HTML and CSS

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You have probably used so-called "What-You-See-Is-What-You-Get" (WYSIWYG) web page editor before. You select text, press the bold button, and voilà! Your text is bold. But what's really happening behing the scenes is that your editor is generating HTML and CSS code. Indeed, every page you view on the internet is built using HTML and CSS. In this guide, you will learn the principles of HTML and CSS and learn how they fit together to make a web page.

Basic Structure of a Web Page

Open up a plain text editor (like Notepad on Windows or TextEdit in Plain Text mode on Mac OS X) and insert the following:

<!DOCTYPE html>
<html>
<head>
	<title>My First Web Page</title>
</head>
<body>
	<p>Hello World!</p>
</body>
</html>

Now save the file, and open it in Firefox. You should see the following:

(image here)

What you have just produced is the bare bones of every web page on the internet. Things to notice:

  • The page begins with a DOCTYPE declaration. This is a mandatory part of a web page, and it tells the browser what version of HTML to use when rendering your page. In this case, the browser should use HTML 5.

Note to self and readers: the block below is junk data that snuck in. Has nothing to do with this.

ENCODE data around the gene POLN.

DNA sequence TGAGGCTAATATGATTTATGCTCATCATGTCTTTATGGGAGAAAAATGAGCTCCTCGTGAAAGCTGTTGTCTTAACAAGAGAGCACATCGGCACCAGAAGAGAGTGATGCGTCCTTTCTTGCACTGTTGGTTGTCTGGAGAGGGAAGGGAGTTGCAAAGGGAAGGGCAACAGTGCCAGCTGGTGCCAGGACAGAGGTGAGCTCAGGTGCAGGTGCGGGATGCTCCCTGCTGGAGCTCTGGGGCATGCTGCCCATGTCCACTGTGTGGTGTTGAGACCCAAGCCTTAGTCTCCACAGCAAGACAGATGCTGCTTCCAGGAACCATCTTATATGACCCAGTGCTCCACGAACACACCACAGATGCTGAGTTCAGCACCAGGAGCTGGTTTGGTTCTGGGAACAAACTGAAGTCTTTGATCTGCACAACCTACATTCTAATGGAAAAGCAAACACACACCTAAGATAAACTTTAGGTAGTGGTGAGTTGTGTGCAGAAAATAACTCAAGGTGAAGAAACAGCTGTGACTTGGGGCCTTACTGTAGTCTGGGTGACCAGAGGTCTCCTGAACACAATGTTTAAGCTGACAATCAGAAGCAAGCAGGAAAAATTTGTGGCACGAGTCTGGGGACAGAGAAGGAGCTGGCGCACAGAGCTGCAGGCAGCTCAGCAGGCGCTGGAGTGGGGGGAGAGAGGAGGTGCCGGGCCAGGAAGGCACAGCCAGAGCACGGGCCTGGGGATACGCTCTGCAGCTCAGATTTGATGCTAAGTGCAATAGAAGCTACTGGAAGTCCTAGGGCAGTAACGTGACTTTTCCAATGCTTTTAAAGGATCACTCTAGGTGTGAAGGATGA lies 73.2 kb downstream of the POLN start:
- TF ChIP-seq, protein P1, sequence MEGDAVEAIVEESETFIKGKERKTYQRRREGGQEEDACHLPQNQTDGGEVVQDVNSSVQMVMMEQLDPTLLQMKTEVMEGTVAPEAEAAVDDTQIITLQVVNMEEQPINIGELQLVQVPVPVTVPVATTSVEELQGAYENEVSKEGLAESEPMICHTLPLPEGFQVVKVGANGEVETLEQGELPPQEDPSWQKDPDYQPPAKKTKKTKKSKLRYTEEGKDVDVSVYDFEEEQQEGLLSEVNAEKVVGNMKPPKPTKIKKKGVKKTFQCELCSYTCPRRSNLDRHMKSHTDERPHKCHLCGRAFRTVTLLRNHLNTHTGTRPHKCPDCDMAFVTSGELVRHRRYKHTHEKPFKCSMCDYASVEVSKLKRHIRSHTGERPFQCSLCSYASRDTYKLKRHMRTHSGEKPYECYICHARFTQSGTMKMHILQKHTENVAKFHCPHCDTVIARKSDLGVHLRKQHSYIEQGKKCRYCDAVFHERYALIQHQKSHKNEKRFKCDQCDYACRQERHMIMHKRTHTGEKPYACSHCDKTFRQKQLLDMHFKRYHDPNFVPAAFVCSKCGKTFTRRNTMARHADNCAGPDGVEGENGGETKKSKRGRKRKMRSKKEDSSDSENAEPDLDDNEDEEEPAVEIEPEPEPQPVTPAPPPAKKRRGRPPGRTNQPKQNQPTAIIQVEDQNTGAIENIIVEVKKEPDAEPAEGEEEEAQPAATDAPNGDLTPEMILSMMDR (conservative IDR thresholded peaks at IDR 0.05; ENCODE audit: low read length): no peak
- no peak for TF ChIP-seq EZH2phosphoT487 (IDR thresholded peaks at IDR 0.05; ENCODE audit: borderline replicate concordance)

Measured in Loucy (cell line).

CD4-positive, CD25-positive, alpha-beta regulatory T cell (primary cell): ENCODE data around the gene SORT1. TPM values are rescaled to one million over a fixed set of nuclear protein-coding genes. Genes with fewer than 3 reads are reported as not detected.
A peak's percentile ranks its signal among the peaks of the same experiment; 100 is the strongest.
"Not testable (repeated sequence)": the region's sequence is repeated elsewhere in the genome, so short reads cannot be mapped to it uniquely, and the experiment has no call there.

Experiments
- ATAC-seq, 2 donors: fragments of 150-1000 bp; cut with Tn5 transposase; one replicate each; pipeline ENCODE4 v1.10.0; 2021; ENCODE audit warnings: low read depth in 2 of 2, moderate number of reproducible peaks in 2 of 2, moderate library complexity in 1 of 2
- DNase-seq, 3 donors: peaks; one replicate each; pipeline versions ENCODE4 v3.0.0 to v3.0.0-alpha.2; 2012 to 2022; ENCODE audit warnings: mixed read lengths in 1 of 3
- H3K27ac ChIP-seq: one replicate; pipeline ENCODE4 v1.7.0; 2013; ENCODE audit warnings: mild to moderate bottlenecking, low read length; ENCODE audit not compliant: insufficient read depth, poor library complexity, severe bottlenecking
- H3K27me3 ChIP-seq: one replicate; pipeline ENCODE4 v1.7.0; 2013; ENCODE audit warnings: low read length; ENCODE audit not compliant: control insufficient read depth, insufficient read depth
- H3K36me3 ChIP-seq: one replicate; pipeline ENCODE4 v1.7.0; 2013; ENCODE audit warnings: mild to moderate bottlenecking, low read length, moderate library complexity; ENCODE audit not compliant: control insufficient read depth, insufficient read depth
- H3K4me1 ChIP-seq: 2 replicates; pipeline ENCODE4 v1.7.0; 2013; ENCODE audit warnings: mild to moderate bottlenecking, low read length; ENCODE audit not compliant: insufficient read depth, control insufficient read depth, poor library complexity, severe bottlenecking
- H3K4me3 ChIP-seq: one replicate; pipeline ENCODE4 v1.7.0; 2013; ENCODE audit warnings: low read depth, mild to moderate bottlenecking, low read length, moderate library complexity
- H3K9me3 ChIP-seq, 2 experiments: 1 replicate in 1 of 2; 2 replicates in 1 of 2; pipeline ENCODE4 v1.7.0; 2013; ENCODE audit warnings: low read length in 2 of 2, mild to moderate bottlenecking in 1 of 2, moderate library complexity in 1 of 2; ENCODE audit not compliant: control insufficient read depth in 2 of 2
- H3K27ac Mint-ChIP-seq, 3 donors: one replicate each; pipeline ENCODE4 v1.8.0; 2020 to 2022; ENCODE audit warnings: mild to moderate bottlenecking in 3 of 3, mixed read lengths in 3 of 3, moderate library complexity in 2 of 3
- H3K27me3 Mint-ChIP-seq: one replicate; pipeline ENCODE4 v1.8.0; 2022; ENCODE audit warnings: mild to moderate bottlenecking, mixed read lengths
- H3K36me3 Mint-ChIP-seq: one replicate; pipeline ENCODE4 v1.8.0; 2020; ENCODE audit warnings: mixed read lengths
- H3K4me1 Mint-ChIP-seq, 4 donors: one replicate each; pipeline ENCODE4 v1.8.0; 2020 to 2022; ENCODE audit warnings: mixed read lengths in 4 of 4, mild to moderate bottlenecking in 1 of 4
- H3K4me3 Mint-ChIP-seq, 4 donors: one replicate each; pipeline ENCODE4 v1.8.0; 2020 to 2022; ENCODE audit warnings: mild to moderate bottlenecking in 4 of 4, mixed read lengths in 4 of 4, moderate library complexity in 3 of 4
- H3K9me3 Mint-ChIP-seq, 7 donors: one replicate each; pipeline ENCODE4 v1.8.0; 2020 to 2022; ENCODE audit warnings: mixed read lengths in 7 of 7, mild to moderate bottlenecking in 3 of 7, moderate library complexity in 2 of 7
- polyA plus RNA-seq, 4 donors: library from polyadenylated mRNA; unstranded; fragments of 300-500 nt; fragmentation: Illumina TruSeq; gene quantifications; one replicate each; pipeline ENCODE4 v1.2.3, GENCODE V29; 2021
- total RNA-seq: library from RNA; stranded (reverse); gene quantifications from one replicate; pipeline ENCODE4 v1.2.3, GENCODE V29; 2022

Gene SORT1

• The rest of the page consists of tags, in a hierarchy as follows:
    • html
      • head
        • title
      • body
        • p

Introduction to HTML

HTML stands for HyperText Markup Language. Notice that HTML is not a programming language, so it doesn't have classes, methods, variables, or anything else you may be used to seeing. Instead, HTML defines the content of a web page, and it uses tags to do that for you.

Tags

Tags define the content of your page. There are two types: content tags and empty tags.

Content Tags

A content tag is a container for other tags on your page, and it participates in the nesting hierarchy of a web page. The general format looks like this:

<tagname> Contents </tagname>

If you've used BBCode before in online forums, HTML should look familiar, except that it uses angle brackets (less-than and greater-than signs) instead of square brackets.

Empty Tags

An empty tag represents an element on your page that does not participate in the nesting hierarchy. An empty tag looks like this:

<tagname />

Although the closing slash is optional on empty tags, it is considered best practice to include it, and it also makes it more clear what's a content tag and what's an empty tag when reviewing your code.

Commonly Used Tags

Here is a list of commonly used tags in HTML. For a complete list, see the list at W3Schools.

Attributes

Both content tags and empty tags can have attributes that further define their functionality.